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Black Dots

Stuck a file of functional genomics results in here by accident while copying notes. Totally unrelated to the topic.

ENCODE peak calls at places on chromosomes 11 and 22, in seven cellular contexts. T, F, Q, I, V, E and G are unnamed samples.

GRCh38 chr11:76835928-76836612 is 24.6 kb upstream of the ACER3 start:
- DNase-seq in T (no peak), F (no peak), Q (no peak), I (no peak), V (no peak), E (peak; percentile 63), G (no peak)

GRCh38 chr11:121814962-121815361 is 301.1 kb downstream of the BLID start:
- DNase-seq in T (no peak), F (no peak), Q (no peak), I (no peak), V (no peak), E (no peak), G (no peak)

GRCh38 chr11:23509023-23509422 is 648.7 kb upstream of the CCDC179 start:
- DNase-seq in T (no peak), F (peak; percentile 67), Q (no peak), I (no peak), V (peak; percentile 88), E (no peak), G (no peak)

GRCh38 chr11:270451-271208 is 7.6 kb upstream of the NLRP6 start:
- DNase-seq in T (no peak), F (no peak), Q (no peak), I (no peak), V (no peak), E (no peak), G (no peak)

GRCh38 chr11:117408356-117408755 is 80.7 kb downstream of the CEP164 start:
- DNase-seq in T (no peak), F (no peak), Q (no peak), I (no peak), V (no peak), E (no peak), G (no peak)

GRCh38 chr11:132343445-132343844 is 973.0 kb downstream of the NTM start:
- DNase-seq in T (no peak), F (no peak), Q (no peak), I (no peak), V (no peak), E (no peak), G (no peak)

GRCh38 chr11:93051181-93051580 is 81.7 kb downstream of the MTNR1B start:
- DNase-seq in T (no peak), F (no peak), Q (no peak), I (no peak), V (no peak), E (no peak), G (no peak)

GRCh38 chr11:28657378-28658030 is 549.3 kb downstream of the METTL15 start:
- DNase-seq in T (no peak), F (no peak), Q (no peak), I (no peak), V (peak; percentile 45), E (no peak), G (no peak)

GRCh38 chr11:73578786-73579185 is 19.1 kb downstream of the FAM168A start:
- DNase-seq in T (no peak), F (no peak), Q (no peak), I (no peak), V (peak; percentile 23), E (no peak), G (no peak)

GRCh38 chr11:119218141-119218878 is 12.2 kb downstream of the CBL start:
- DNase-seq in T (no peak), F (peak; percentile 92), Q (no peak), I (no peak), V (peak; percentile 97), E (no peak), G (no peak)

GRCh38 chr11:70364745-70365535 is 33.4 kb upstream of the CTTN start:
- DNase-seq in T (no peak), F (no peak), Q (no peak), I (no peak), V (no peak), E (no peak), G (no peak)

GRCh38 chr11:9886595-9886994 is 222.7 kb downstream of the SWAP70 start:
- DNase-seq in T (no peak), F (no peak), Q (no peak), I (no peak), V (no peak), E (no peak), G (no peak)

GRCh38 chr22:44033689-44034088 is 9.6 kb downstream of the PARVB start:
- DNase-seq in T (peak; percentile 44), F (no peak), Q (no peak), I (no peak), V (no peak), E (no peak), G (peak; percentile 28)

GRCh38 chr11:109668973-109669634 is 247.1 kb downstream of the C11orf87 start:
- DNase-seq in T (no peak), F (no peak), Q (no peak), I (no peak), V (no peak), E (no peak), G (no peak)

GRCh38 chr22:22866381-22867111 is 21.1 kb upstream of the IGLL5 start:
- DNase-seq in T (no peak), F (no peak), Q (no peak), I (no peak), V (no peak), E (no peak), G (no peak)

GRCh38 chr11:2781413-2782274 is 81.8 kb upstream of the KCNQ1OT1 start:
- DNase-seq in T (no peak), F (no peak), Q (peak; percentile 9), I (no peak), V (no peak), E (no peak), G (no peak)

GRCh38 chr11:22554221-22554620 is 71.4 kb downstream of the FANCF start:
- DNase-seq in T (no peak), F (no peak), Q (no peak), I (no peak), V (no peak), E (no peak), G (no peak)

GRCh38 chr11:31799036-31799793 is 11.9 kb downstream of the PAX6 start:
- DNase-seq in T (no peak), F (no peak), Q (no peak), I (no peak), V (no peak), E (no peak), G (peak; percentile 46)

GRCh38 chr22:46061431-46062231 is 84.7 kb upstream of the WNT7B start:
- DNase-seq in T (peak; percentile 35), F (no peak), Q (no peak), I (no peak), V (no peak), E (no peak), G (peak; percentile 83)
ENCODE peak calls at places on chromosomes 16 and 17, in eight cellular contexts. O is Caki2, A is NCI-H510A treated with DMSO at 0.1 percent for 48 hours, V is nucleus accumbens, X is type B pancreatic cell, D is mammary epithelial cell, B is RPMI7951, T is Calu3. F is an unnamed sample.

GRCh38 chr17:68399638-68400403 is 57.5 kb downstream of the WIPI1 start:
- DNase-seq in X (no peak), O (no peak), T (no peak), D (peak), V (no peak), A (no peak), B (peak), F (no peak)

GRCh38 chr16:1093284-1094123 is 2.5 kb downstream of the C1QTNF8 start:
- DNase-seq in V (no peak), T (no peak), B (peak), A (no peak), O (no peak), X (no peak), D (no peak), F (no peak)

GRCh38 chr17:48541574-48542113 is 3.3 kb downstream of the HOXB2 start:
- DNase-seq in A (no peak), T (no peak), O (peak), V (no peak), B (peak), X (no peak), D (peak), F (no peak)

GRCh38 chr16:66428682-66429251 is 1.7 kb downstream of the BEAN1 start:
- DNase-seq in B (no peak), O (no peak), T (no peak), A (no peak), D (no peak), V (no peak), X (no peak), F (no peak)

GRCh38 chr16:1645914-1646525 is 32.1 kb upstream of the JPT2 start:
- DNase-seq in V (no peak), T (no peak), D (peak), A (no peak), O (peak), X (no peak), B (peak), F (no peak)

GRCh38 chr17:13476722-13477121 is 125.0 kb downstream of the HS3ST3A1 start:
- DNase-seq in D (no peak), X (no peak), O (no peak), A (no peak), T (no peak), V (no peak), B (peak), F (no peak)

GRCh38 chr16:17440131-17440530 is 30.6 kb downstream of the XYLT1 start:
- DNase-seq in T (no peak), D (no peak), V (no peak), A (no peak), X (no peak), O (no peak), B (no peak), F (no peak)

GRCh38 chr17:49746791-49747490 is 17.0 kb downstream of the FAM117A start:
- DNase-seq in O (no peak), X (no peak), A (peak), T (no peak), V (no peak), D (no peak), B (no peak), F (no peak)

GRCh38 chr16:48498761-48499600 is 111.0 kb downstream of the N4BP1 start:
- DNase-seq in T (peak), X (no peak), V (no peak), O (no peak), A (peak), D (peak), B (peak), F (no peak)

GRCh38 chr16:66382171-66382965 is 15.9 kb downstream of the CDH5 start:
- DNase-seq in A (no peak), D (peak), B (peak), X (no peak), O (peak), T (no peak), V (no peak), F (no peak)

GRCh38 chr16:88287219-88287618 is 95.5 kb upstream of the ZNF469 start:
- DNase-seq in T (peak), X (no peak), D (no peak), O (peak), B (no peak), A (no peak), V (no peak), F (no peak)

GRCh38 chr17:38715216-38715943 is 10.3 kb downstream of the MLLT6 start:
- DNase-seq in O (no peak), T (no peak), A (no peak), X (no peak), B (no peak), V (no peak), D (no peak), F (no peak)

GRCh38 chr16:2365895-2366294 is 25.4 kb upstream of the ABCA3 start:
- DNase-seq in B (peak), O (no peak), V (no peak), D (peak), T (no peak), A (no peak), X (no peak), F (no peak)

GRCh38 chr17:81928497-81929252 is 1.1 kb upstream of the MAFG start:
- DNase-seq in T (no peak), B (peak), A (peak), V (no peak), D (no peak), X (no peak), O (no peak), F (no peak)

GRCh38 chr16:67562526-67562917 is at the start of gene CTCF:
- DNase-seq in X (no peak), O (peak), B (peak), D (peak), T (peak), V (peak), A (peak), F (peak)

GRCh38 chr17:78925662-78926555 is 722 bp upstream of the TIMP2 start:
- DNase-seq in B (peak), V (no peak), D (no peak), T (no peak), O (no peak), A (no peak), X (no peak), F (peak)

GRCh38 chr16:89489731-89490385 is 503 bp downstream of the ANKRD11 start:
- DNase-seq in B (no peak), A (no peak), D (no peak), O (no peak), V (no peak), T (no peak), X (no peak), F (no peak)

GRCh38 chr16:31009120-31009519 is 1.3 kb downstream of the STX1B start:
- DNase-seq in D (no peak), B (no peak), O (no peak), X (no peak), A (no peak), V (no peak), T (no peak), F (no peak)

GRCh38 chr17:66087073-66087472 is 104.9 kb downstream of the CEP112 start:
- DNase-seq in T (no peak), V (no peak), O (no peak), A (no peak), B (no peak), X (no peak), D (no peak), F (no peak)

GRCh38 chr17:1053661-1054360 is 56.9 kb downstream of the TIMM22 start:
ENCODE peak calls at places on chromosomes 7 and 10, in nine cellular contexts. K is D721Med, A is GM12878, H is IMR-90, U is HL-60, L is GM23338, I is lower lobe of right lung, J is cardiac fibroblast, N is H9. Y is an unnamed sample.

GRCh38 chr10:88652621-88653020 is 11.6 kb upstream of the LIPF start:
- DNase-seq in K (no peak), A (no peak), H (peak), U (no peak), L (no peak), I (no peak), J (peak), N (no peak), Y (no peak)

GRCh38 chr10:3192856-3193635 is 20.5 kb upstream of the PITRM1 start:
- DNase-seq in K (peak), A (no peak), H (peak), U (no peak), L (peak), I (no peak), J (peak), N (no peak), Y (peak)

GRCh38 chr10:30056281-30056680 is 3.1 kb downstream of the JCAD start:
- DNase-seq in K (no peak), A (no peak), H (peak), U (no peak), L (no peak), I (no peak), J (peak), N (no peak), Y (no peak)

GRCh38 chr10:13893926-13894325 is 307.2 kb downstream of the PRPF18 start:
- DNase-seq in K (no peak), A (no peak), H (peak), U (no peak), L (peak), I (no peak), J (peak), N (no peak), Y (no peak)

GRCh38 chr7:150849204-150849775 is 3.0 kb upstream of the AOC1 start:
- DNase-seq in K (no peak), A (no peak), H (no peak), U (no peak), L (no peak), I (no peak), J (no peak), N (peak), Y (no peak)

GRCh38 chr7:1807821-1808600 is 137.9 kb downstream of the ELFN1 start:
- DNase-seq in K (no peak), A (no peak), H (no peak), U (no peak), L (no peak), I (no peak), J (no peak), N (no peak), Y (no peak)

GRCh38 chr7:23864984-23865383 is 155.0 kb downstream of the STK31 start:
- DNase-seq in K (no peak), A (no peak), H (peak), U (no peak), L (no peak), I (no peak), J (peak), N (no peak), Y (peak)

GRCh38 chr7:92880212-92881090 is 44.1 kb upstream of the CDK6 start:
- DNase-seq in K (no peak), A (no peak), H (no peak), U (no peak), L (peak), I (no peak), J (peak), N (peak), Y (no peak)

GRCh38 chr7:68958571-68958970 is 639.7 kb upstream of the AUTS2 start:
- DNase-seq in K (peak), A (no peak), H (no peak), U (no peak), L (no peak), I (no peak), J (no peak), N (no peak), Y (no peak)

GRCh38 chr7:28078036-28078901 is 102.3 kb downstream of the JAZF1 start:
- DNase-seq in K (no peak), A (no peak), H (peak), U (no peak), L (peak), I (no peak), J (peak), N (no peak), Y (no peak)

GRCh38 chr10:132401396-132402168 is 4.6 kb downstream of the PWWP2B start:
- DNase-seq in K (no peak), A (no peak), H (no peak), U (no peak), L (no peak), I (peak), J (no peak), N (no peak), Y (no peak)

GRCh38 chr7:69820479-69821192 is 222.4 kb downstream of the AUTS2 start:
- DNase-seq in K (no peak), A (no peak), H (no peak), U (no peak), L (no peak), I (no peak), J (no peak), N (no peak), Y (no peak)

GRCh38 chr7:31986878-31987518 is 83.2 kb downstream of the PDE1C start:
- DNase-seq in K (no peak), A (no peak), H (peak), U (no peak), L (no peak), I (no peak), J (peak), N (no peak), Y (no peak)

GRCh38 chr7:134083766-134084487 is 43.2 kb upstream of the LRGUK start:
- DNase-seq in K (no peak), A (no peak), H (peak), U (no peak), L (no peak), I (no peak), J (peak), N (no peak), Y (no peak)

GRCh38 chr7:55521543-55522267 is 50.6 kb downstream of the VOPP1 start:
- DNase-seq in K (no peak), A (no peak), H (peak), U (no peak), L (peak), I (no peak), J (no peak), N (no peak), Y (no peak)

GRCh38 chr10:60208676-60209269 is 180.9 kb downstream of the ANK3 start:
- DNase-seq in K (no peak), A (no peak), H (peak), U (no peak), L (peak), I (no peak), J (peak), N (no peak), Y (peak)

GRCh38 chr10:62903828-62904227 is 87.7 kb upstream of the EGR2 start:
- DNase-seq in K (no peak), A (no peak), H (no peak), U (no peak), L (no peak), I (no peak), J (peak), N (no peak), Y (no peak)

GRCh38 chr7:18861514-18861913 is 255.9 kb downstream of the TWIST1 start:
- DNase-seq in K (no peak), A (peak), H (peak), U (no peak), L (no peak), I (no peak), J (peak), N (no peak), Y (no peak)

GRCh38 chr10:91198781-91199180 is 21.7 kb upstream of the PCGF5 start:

By the early summer of 1979 the Bad Brains were already tearing up Washington D.C. They were armed with a tape they made at rehearsal, a real rugged thing, and were looking for people to play it to. The Slickee Boys heard it and suggested the band go out to record these songs at the fledgling Inner Ear Studios in Arlington, VA. What you are holding in your hands is the band's first full-length session of any kind in a recording studio. At that time, Inner Ear was Don Zientara's basement. Don had a four-track Teac 1/4" tape deck and a small drum booth to one side of the basement. Doc and Darryl set up in the main space while Earl somehow got himself into the "closet" with his drum kit. HR was in the backyard with the vocal mic (you can hear Don's son speaking to HR between tracks along with some crickets, too) and Don was set up in the kitchen upstairs. This day everything was just right and the band played straight through their live set of that time including "Black Dots" and "Pay to Cum," songs that were just too fast to ever be performed live to the band's satisfaction. The set on this record represents all of the band's songs, their first month's output, starting with the first song the band ever wrote, "Don't Need It." As is true with all four-track recordings, some decisions were made "going to tape," most notable is the eerie reverb on the drums, and these choices are forever a part of the mix. Formed as Mind Power a year earlier, it wasn't until their early vocalist Sid McCray showed up at Darryl's apartment in SE D.C. with his records and safety pins that the band transformed itself into the progressive punk outfit now known as Bad Brains. They were one dose Dead Boys topped off with a couple of shots of The Damned mixed with the Sex Pistols and The Clash. All the material on this record was written while the band lived together in a house on Bayway in Maryland. Doc had acquired the house from the manager of the Rustler Steak House where he had been working. HR and Darryl got jobs there as well, though they didn't last and ended up washing cars at the dealership down the street. Earl was washing clothes at the community hospital. Doc then got a job for himself and HR at Atlantic Research and Development, a bomb factory that manufactured Stinger and MX missiles. Darryl, without a driver's license, would pick them up from there at midnight and take them to rehearsal at the Bayway house. They lived at that house for about six months from late 1978 to mid-1979. They left after playing a series of basement shows at parties they threw. Sid would get on stage and start the set singing "Regulator." His girlfriend Tally would run on stage, tackle him and knock him off the stage and HR would then take the mic for the rest of the show. It wasn't long before Sid left the singing completely to HR and all of his sonorous vocalizations and lyricism. Needless to say, the house got a bit trashed and when they vacated Darryl moved in with Sid and everyone else moved back in with their parents. The next step was their first club shows; at the Atlantis (later named the 9:30 Club) and Madam's Organ (in Adams Morgan, MO with the Yippies and Youth Against Racism), conquering the D.C. punk/new wave scene with their sonic onslaught and clever musical curves. It was at this point that this record was made. Darryl got thrown out into the street by the bouncers after the band opened for The Damned at the Bayou, resulting in the band being banned from the club. With the Atlantis in reconstruction and the Bayou now off-limits, the possibilities in D.C. were shrinking for the band. New York had CBGB's, Max's Kansas City, Tier 3, 2 + 2, A7, Hurrahs, The Eighties, The Pep lounge and squats. The scene was jumping so the band headed off to NYC for the first time. They never looked back. On 180 gram vinyl with a full-color innersleeve.